A Simple (and Free) Video Supplement to Support Your Online Teaching

Are you looking for a few extra (but simple) tools to help you with your new journey into online teaching?

Here’s one you may have not even considered!

A free compilation of 48 of the best music-theory videos from all over the web is available to you here on Piano Pantry.

How can this video-series help make your life easier over the coming weeks?

The videos have been leveled into four sets based on the rough/general order in which concepts are introduced in most piano methods.

You will be able to quickly and easily access videos that can help reinforce new concepts your students may be learning. Here are a few examples of videos in each set:

Set 1
  1. Key names and the music alphabet
  2. How to draw the treble and bass clef
  3. Landmark notes
Set 2
  1. Skips alphabet on the staff
  2. Sharps, flats, and naturals
  3. How to build major and minor triads
Set 3
  1. AB and ABA Form
  2. Chord inversions
  3. Circle of fifths
Set 4
  1. Scale degree names
  2. Augmented intervals
  3. Double sharps and flats

 

Before, during, or after your online lesson, grab the link and text or email it to students/parents. (If you use a program such as Tonara, simply attach a link to the video in a theory lesson assignment. Easy!)

Should these videos replace a lesson?
No!

Are they an easy and fun way to provide additional e-learning to your students?
Yes!


Access the video series here.


Here’s a screenshot showing a few videos that are included in the series:

 

Tracking Sheet

If you’re interested in having a way to keep track of what videos you’ve assigned to each student, find the 2-page guide that accompanies this series in the Music Labs Shop or simply add it to your shopping cart now.

P.S. All music labs are studio licenses so you can print it as much as you need for your students.

 

 

 


Did you find this post helpful? Consider subscribing to the Piano Pantry email list where you’ll get my once-a-month “Secret Letter” which includes what’s been going on in my studio that month, books I’m reading, favorite Instagram posts, and other fun things like that. 

Sound good?! Subscribe here.


 

December Fun

Christmas Games and Activities for Your Studio

Are you looking for ideas on fun “off bench” activities to use in this Christmas season? Look no further! Today I’m going to share some of my favorite games and resources that I return to year after year along with tips for each one.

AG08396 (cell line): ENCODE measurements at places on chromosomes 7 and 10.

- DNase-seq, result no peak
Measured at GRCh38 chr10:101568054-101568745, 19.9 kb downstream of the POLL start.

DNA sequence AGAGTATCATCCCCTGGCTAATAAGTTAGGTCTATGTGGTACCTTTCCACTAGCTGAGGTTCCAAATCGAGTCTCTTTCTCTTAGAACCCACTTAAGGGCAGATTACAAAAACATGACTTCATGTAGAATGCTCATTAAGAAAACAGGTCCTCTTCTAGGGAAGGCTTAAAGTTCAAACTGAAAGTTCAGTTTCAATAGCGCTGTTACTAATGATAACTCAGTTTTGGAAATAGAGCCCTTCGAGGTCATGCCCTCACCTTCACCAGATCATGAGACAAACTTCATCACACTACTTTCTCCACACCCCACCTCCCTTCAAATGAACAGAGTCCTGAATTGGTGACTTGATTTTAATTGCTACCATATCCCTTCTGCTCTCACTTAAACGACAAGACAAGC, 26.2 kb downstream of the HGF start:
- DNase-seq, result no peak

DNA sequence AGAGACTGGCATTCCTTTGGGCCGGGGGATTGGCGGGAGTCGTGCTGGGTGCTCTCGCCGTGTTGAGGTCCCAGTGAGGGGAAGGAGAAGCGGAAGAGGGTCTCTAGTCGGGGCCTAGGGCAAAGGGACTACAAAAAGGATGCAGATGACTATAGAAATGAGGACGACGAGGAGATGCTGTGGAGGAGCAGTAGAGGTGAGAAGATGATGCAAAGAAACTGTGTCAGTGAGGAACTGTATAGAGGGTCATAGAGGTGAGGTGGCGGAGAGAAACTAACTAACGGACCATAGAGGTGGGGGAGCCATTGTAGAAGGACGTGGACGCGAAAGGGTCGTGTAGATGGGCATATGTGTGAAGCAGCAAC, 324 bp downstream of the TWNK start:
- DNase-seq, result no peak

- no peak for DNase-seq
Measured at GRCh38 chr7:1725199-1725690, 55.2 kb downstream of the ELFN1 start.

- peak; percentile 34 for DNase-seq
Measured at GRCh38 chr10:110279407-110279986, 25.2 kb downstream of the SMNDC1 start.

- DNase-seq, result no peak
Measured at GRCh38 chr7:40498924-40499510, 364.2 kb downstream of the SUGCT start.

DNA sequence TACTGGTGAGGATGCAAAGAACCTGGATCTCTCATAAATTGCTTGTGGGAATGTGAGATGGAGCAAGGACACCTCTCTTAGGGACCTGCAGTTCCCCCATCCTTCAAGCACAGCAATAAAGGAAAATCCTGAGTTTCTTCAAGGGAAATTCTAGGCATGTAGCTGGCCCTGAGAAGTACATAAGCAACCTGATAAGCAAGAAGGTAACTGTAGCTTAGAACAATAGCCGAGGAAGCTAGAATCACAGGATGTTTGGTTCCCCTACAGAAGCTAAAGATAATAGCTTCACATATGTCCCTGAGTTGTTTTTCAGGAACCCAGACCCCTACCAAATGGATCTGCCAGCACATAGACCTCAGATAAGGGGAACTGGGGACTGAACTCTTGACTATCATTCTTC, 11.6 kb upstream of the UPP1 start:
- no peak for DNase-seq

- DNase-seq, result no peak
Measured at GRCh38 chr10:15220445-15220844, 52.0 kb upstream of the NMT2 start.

First, let me briefly share how I store my holiday games. We have to stay organized, right?

 

Storing Games (Both Hard-Copy and Digital)

Inspired by Nicola Canton I’ve started storing my holiday-themed games in these clear plastic document folders.

(P.S. The A4 size is nice because if you laminate a letter size-sheet, the lamination makes it larger.)

It’s not a cheap way to store games as they’re almost $1 a piece, so I’m currently only storing my holiday-themed games in these. The rest of my games are stored in hanging files in a file drawer. (I’ll write a post on that another day!)

The digital files are stored in my cloud file manager.

From there, I name files for what they are. This allows me to see how many games, for example, I have, how many worksheets, etc.

 

Favorite Christmas-Themed Activities

In no particular order…

Holiday Rhythm Cups from Wendy Stevens at Compose Create.

This is a great way to have fun with rhythm in a unique and collaborative way. The set includes three songs in three levels: Deck the Halls, We Wish You a Merry Christmas, and Joy to the World.

Check out a clip of my students having fun with “We Wish You a Merry Christmas.”

Continue reading

12 Ways to Turn a Potentially Frustrating Lesson into a Musical Opportunity

A while back I wrote an article for Alfred Music Blog called Learning Music in a Quick-Fix Society: 7 Tips to Foster Music for LifeIn the article, I share seven ways we can help create an environment that fosters the mindset that learning music is more than just a short-term activity.

One of those seven items was that, as teachers, we shouldn’t feel frustrated when students come to lessons either without their books or having made little progress. (Of course, if it’s an ongoing issue, that another story.)

It can be very easy to get irritated at students and in turn, have the lesson take on a sour note and be a negative experience. On the other hand, if we keep in mind that life happens and music lessons are an ongoing commitment, we can look at it as an opportunity rather than a failure.

Here are 12 ways we can turn a potentially negative, frustrating lesson into a positive musical experience. You don’t even have to pick just one! Set a timer and tell the student every 5 minutes you’re going to switch activities!

 

Continue reading

Manipulatives and Games for Private and Group Lessons

A Master List

How many manipulatives, games, and other resources do you have in your music studio?

You probably don’t even have to count to know the answer. A lot!  Am I right?

Keeping track of all our teaching resources can be a daunting task.

Lesson planning for private and group classes can be enough work in itself without having to continuously recall and rehash all the different manipulatives and games we have each time we plan.